I agree that an object can orbit at less than 300km, but I generally tend to think of "orbit" a being located at one of the Lagrange points.
Most of the more modern (post 2000) communications networks (just to name 1 type of network), when their satellites run low on propellant and therefore lose maneuvering ability, use their remaining propellant to put the satellite in a 'safe' parking orbit.
Unfortunately the moon tends to impact a portion of these 'safe' orbits every year and we get "rogue satellites" (search for that term and you will find many references) that tend to have elongated orbits as their altitudes decay. These elongated of orbits (like ellipses) tend to cause the rogue satellites to increase their velocity (on the minor axis of the ellipse, they go slower on the major axis) and, while this usually contributes to their faster burn up, they can become very unpredictable and therefore very dangerous depending what is actually reentering.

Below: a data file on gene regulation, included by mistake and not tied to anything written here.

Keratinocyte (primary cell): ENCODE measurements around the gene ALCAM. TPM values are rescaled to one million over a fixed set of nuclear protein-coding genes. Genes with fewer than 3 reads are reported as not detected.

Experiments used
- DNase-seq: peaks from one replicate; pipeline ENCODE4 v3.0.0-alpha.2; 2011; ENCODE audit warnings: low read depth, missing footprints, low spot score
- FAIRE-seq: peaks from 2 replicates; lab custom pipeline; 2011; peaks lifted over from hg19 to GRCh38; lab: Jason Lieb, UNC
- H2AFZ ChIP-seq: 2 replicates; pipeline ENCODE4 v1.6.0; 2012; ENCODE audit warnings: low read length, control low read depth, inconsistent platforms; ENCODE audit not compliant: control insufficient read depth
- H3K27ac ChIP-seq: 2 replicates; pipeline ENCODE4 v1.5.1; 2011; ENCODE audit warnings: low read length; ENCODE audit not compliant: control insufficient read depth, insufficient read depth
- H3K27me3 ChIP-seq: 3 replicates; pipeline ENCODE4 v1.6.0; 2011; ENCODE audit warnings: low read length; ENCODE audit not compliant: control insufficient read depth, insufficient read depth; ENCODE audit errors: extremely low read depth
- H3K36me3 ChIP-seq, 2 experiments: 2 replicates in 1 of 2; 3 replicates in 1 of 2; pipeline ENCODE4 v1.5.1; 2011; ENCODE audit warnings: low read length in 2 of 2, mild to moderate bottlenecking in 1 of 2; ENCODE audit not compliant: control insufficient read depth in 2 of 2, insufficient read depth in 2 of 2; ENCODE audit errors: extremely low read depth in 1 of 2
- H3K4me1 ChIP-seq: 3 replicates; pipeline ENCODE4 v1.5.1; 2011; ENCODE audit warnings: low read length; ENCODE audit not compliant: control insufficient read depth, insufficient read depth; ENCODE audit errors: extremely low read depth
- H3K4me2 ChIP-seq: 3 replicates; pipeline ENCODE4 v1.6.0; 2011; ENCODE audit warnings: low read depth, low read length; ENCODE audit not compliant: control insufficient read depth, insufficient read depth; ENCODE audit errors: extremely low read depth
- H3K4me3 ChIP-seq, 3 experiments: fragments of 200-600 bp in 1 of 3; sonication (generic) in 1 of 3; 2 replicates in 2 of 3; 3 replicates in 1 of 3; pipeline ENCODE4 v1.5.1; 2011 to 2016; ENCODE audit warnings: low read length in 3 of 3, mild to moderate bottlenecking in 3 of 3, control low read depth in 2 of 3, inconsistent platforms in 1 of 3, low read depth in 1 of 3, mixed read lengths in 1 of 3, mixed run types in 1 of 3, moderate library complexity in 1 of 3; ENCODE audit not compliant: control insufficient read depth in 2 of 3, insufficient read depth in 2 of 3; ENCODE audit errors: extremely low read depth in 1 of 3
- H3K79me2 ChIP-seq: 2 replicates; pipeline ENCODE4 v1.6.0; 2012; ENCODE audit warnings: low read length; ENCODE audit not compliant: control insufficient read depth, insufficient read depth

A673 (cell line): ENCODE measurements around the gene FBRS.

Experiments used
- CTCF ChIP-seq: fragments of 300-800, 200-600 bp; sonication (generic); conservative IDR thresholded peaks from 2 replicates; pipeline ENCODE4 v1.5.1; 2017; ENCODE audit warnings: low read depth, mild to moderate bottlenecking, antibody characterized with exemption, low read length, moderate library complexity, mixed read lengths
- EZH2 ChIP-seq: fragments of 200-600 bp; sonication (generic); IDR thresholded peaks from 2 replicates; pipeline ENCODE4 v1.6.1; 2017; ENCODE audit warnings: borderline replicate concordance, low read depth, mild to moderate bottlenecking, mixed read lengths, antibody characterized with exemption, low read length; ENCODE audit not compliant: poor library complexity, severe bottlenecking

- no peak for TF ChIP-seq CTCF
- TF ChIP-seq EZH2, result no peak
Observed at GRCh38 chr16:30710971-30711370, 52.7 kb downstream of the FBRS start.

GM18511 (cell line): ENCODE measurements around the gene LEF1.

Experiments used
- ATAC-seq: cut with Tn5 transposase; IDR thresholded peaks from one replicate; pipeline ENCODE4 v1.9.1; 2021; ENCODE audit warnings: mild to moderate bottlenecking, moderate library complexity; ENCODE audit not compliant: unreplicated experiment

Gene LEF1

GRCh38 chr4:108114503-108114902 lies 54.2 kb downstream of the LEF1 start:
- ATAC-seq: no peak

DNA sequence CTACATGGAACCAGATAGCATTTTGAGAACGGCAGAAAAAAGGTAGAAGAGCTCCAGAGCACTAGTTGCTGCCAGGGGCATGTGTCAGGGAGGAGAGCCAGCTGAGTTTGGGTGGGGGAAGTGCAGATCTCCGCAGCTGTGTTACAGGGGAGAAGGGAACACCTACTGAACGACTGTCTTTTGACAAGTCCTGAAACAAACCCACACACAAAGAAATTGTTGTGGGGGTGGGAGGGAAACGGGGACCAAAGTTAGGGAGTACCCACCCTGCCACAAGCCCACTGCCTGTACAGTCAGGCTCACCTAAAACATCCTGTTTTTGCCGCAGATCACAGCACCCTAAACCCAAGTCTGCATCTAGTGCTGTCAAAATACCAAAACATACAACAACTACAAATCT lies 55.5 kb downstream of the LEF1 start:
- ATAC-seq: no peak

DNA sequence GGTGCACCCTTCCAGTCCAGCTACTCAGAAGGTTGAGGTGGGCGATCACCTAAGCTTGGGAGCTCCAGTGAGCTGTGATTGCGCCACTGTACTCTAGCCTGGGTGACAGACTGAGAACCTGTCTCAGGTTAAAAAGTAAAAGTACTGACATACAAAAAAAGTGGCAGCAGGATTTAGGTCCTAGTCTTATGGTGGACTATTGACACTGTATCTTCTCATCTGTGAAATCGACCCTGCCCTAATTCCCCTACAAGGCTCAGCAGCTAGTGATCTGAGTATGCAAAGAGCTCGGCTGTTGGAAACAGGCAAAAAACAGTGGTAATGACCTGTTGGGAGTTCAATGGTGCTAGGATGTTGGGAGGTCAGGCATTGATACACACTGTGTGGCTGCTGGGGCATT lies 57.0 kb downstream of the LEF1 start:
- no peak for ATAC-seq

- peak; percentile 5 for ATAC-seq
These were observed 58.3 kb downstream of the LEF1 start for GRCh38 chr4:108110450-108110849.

Edited by LaurieAG, 01 April 2019 - 11:54 PM.